Making the outer island connection
Your travel will be very dependent on Air Vanuatu domestic flights. The flights are quite reliable but some islands have only one or two flights a week and grass airstrips are the norm (only Santo, Tanna, Norsup on Malekula and Lonorro on Pentecost have tarmac). Rain could disrupt the flights to some airstrip, maybe the grass is too long, the flight could be overbooked and there are other reasons for you missing your flight. Still, it is remarkable that Air Vanuatu's flights meet the schedule most of the time.
The domestic timetable is always changing so check the latest version. Tickets for domestic flights are easy to get except at Christmas time and around school holidays — domestic flights can be booked and paid through Air Vanuatu overseas offices. In fact, you can do everything over the phone with a credit card and when you arrive in Vanuatu you should not need to visit the Air Vanuatu offices in Vila or Santo. That's much easier than before! We also provide you with a list of travel agents and tour operators in this travel guide to support you with your travel arrangements.
Optional connection can be made via local ships and, in general, they have little to recommend. It's difficult to track them down, passing ships are infrequent on many islands and most of them don't run to any schedule. It's not like the developed world; there are no passenger ferries with scheduled services —sometimes, you can spend days on an island waiting for a ship and then it might arrive in the middle of the night. Most of the ships in Vanuatu are cargo vessels with little space and primitive facilities for passengers. Sure, it can be nice island hopping by ship but you need to be patient. The main domestic shipping routes in Vanuatu are between Port Vila and Santo. In the central islands it is feasible to travel by ship. In northern and southern Vanuatu , ships are rare and you would be very lucky to find a convenient departure.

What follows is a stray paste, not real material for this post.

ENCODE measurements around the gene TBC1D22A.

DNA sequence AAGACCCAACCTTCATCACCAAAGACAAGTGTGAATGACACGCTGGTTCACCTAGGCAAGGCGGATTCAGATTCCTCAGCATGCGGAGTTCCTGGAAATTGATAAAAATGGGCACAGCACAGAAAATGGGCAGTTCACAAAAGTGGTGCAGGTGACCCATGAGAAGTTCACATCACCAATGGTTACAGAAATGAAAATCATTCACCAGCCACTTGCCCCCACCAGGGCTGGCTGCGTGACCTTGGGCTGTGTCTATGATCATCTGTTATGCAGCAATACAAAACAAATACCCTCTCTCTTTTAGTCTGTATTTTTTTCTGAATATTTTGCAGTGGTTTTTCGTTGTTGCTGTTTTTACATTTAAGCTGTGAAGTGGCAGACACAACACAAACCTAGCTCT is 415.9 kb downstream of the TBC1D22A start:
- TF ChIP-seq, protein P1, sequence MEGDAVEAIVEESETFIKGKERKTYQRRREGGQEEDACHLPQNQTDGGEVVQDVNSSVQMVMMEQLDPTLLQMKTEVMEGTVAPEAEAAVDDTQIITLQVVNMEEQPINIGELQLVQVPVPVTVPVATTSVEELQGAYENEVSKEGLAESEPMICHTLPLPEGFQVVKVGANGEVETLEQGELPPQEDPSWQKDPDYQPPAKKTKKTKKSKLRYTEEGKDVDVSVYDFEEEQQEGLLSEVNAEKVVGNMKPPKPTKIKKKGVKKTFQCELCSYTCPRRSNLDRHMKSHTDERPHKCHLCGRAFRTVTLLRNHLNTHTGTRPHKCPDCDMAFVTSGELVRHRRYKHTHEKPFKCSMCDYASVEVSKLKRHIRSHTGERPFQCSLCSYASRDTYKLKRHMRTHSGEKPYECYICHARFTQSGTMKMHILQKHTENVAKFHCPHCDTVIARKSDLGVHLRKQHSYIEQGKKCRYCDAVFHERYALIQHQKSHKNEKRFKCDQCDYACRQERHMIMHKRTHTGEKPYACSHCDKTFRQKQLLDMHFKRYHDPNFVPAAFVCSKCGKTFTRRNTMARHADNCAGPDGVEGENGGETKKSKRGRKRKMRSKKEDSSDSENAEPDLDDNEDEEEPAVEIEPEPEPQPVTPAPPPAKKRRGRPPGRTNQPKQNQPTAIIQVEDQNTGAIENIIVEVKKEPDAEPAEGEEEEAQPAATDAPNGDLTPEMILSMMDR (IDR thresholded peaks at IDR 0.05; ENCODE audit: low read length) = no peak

The island bungalows receive visitors once in a while and may not be well equipped. It helps to bring enough cash (in local currency, budget for a minimum 3000 VT per day for accommodation, food and island transport. Airfares and departure tax are extra. Always have some 1000 Vatu notes because you might not get change on local transport and in small island stores.
The following item(s) would be neccessary:
- An up-to-date Air Vanuatu domestic timetable (handy for island hopping).
- Water bottle.
- Anti-malaria tablets (some islands/areas).
- Torch light.
- Spare batteries. Alkaline batteries for digital devices are rarely available on the islands
- Antiseptic ointment or cream (take good care of cuts and scratches).
- Antifungal powder or cream.
- Bath towel (usually provided).
- Toilet paper (usually provided).
- Snorkelling gear (only if you need it)
- Telecom Vanuatu phone card.
- Digicel Vanuatu has a pretty decent mobile phone coverage on the islands and you should be able to buy a prepaid SIM in Port Vila or Luganville.
You'll be traveling in the tropics so there are too many details to cover here. If this is your first time to travel unescorted off the beaten track then — this is where you will need this travel guide book to serve as your passport in your travel to explore our outer islands.